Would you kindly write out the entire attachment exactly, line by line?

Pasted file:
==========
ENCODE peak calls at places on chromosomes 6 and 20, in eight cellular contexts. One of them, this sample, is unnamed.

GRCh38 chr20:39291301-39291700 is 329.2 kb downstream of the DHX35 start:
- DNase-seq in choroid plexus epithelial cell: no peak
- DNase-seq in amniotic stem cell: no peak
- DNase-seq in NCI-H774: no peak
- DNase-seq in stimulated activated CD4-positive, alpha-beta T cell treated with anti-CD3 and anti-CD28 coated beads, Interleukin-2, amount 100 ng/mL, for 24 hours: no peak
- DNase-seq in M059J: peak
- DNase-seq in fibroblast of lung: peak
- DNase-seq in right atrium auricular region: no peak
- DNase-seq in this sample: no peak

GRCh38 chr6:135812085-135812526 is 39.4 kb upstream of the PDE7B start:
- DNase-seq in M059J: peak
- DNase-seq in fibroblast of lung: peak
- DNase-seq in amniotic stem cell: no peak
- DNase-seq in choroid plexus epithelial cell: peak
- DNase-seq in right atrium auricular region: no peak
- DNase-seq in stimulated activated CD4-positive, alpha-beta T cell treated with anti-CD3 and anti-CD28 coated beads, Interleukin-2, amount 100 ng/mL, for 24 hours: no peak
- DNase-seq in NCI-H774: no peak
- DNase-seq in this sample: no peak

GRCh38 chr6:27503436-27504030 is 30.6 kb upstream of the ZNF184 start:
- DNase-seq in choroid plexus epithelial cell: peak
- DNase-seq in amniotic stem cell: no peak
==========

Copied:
ENCODE peak calls at places on chromosomes 6 and 20, in eight cellular contexts. One of them, this sample, is unnamed.

GRCh38 chr20:39291301-39291700 is 329.2 kb downstream of the DHX35 start:
- DNase-seq in choroid plexus epithelial cell: no peak
- DNase-seq in amniotic stem cell: no peak
- DNase-seq in NCI-H774: no peak
- DNase-seq in stimulated activated CD4-positive, alpha-beta T cell treated with anti-CD3 and anti-CD28 coated beads, Interleukin-2, amount 100 ng/mL, for 24 hours: no peak
- DNase-seq in M059J: peak
- DNase-seq in fibroblast of lung: peak
- DNase-seq in right atrium auricular region: no peak
- DNase-seq in this sample: no peak

GRCh38 chr6:135812085-135812526 is 39.4 kb upstream of the PDE7B start:
- DNase-seq in M059J: peak
- DNase-seq in fibroblast of lung: peak
- DNase-seq in amniotic stem cell: no peak
- DNase-seq in choroid plexus epithelial cell: peak
- DNase-seq in right atrium auricular region: no peak
- DNase-seq in stimulated activated CD4-positive, alpha-beta T cell treated with anti-CD3 and anti-CD28 coated beads, Interleukin-2, amount 100 ng/mL, for 24 hours: no peak
- DNase-seq in NCI-H774: no peak
- DNase-seq in this sample: no peak

GRCh38 chr6:27503436-27504030 is 30.6 kb upstream of the ZNF184 start:
- DNase-seq in choroid plexus epithelial cell: peak
- DNase-seq in amniotic stem cell: no peak